Therapy in L.A.

  article of the month
August 2001
By Margaret Stoll, Ph.D.

For numerous reasons many young adults find themselves needing or choosing to move back home with their parents. This could be as temporary as a summer vacation from college or for more unexpected or longer situations such as divorce. The adult child may need financial and emotional support or even childcare assistance after the breakup of their marriage. With the high cost of living, the expense of buying a home, the length and cost of higher education as well as the high divorce rate, many adult children are returning to their parents' homes for relief and assistance.

This return to one household can be quite stressful. The young adult college student, for example, is now used to being independent, not having been accountable to parents or others; keeping their own hours. However, their parents may continue to expect greater authority or involvement with them when they are again living under the same roof. Their different expectations can easily result in conflict and misunderstanding.

For adult children having been on their own for quite a while, possibly in marriages or with children, returning to live with their parents can stir up primitive childhood feelings such as vulnerability, lack of control or dependency. Especially if their move home was due to unfortunate life circumstances they may find themselves being unusually sensitive, emotional or reactive to their parents and family in ways that are confusing both to themselves and to those around them.

The parents also encounter new challenges when their children move in. Having been used to finally living on their own without children, they may experience a lack of privacy. It may also be confusing to them to know what role to take with their children. How do they integrate them back into their household and yet treat them as independent adults and not become overly focused on rules or discipline as if they were adolescents or children again? Old conflicts over discipline or parent-child relationships may resurface between the parents with the children back in their home, possibly re-igniting issues that had previously subsided.

One special circumstance that is a potential source of confusion and conflict is when the adult children have children of their own. How much should the grandparents participate in the care taking and discipline of these children and how do they handle differences they have with the parents over these matters when they are all living in their home? Obviously, the grandparents need to respect the authority and wishes of the parents yet at the same time, naturally, want to have a meaningful and honest relationship with their grandchildren.

One way to minimize the hardships of children moving back home is to discuss and agree upon some conditions prior to the move. Communication and agreement about how long the children will be there may avoid later misunderstandings. Other topics to discuss and decide include expectations about finances, i.e., 'will the children be paying for anything and how much?; do they have responsibilities in the home such as cleaning, cooking, etc?'.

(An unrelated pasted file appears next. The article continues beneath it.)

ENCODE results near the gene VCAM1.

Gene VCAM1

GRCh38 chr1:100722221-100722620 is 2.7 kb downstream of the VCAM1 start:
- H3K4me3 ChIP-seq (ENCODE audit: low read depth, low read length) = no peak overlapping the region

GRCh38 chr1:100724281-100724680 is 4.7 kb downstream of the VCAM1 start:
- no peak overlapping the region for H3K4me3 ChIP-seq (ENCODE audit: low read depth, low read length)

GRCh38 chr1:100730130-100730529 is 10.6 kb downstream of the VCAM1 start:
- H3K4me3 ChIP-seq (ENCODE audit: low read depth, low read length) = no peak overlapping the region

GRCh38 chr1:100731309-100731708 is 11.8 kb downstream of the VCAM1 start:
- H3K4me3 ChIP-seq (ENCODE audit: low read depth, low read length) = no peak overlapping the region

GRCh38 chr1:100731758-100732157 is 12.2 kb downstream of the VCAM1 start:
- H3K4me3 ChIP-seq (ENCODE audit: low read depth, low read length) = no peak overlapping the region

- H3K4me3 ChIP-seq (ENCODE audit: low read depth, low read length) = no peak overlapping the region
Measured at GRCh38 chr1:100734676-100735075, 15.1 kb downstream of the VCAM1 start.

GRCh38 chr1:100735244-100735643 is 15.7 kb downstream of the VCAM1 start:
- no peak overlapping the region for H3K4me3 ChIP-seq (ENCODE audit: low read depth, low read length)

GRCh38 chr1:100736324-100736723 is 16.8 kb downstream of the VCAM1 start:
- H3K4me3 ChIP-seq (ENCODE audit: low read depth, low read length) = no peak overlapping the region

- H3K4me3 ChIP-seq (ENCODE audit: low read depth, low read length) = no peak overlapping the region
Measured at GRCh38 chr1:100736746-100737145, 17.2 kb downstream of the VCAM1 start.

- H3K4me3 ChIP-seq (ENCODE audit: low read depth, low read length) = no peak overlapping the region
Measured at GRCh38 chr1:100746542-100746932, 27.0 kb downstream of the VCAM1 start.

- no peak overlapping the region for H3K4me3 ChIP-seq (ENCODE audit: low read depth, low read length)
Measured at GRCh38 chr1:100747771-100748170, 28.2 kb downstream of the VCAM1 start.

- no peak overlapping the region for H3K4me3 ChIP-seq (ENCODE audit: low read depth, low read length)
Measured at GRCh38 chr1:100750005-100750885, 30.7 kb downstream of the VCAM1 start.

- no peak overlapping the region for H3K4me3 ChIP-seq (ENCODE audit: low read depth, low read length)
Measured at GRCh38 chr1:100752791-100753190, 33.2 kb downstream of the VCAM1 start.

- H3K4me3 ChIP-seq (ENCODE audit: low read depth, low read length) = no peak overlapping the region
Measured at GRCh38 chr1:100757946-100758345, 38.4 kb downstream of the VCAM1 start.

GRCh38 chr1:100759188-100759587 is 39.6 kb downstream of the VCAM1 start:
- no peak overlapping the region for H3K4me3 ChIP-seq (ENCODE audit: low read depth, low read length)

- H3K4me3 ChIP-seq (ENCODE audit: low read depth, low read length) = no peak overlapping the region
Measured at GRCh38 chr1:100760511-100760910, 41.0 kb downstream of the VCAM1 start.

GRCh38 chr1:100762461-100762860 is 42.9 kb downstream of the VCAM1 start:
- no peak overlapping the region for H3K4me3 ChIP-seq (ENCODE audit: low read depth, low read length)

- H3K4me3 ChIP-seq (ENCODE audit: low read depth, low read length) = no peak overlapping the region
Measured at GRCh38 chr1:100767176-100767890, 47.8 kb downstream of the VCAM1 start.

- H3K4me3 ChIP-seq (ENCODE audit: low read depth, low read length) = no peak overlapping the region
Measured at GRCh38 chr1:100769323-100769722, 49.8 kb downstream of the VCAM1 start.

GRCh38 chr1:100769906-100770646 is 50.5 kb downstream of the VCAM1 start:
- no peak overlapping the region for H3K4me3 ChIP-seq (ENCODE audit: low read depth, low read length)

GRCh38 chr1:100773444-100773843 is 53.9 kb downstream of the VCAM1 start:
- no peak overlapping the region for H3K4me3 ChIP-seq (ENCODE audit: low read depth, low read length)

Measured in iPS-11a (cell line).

Some general guidelines to assist the family through the multigenerational household include maintaining an overall respect for each other. This consists of respecting each other's physical space and belongings as well as allowing autonomy, privacy and independence. To the adult children, "Remember, this is a privilege, not a right. Be appreciative." To the parents, "If you offer your home to your children, do not shame them or use their hardship against them or threaten to make them leave frivolously."

Another guideline is for clear communication and an open ongoing dialogue about expectations, needs and grievances that arise. It is also suggested that family members take responsibility for their own lives rather than centering their entire lives around each other. This may take the form of various outside social and recreational activities. In this way, members have a chance to experience some separation and also to avoid the risk of relying too heavily on each other to meet all of their needs.

A final recommendation is to consider one or a couple of family counseling sessions to initially discuss and establish the clear communication and expectations. Additionally, if frequent, chronic or excessive conflicts occur within the family, then ongoing or intermittent family counseling to help mitigate this is advisable. Even families without undo conflict may discover that ongoing meetings with a therapist provide an opportunity to air issues in a timely manner in a supportive environment.

On a positive note, the combined household can potentially be an opportunity for the development of new, more reciprocal relationships and enjoyment of each other if family members bear in mind various aspects of the situation. With this comes the possibility of a feeling of support and a greater sense of extended family that is often missing today in our mobile society. Throughout the life cycle, from childhood to old age, it is this sense of connection and relationship with others that can sustain us through hardship and contribute to our emotional development and well-being.

Dr. Stoll is a psychotherapist in practice in Redondo Beach and Glendale. She is a member of the Independent Psychotherapy Network.

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